3. Incorporate Storytelling

Brainstorm how you’ll tie the complete training experience together, from beginning to end. One way to do this (and maybe the most effective) is via storytelling. The “hero’s journey” (a narrative structure with a relatable and predictable story arc) is a popular industry go-to, and for good reason. When following this structure, a powerful and engaging story is always the outcome. When preparing employees for training, starting with the hero’s journey might provide the path.

4. Set Standards

Childcare experts have long espoused the belief that if you set high standards, children will exceed them. Adult learning isn’t much different. You can help your employees achieve the desired outcomes by simply telling them what you expect them to learn before they even start the learning experience. By doing so, you’re focusing their attention on the purpose of the training and its application to their role. Take the extra minute and don’t leave the learner to guess what you’re hoping to achieve.

5. Make It Fun

People have been playing games since the beginning of time, and gamification isn’t only fun, but hands the control back to the learner. However, game playing tends to show up only when an employee enters the learning environment. Why wait? Change the game (pun intended) and incorporate the concept prior to training kickoff.

Scavenger hunts are crowd pleasers for young and old alike. Provide employees with a list of information they need to find prior to training, whether by scouring the company’s website or talking to coworkers. If your team has a competitive streak, offer some sort of reward for the person who fills in the most blanks once training starts.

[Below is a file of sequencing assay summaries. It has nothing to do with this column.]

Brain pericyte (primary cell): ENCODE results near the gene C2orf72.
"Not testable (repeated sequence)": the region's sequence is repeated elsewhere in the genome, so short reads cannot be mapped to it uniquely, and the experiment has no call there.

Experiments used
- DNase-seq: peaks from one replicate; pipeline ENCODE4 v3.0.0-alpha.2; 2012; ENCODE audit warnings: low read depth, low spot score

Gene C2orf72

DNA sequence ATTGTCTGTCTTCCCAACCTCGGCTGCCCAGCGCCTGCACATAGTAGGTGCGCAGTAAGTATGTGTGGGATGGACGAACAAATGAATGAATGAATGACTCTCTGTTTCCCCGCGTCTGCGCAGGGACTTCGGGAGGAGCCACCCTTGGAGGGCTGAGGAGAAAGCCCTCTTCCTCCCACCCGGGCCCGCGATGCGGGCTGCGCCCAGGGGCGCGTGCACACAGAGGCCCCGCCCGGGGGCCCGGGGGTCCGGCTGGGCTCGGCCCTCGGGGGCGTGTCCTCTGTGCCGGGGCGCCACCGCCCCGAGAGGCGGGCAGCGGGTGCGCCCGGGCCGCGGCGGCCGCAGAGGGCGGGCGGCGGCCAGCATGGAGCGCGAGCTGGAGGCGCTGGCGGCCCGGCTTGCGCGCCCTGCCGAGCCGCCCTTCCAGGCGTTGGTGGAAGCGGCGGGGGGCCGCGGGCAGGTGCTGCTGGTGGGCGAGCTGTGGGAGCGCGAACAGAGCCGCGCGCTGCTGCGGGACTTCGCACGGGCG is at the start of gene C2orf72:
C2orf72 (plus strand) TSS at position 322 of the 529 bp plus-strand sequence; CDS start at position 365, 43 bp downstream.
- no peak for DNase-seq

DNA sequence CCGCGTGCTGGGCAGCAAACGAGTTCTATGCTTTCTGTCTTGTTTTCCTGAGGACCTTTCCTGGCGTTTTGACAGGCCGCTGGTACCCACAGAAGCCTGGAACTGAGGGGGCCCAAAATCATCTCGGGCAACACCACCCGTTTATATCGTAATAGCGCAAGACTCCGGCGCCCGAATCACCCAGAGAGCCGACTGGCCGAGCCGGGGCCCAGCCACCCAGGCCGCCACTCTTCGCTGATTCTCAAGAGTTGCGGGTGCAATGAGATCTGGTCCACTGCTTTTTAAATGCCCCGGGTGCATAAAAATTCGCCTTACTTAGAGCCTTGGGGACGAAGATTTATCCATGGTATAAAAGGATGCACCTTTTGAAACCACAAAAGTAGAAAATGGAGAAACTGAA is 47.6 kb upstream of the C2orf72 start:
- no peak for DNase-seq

If those aren’t right for your team, consider the Kahoot app. It’s free to sign up and offers customizable quizzes in the same vein as bar trivia games. Participants answer a question and receive points based on how quickly they responded with a leaderboard displayed after each question. With Kahoot, you could offer a pre-training test of sorts (perhaps using the information found in the scavenger hunt) and engage learners in the material without ever having to leave their desk, since they access the game via a mobile device.

6. Embrace Social Learning

Social learning is exactly what it sounds like: learning from other people. Whether sitting across the conference room table from one another or on the other side of the globe, social learning fosters a sense of community. As social creatures who love feeling like part of a group, incorporating social learning into your learning marketing strategy only benefits the initiative.

Text-based methods like wikis, social media, and discussion boards are commonly used, but think beyond the standard tools. Prior to training, an employee could upload a video from their mobile device describing how they would handle a situation relevant to the training topic. Then other learners could offer feedback on what they might do differently or what they learned from their peer.

Final Word

Avoid the groans and eyerolls that come with announcing yet another compliance training as an afterthought at the close of a staff meeting. Amp up the excitement and anticipation by taking a nod from our marketing friends and developing a learning marketing strategy. Take the time to explain the training’s relevancy, how it will increase efficiency, and impact their daily duties.

Creating a learning marketing strategy using simple pre-training engagement tactics can significantly improve employee attitudes toward training. Waiting until the the training event has started to get learners engaged is a missed opportunity.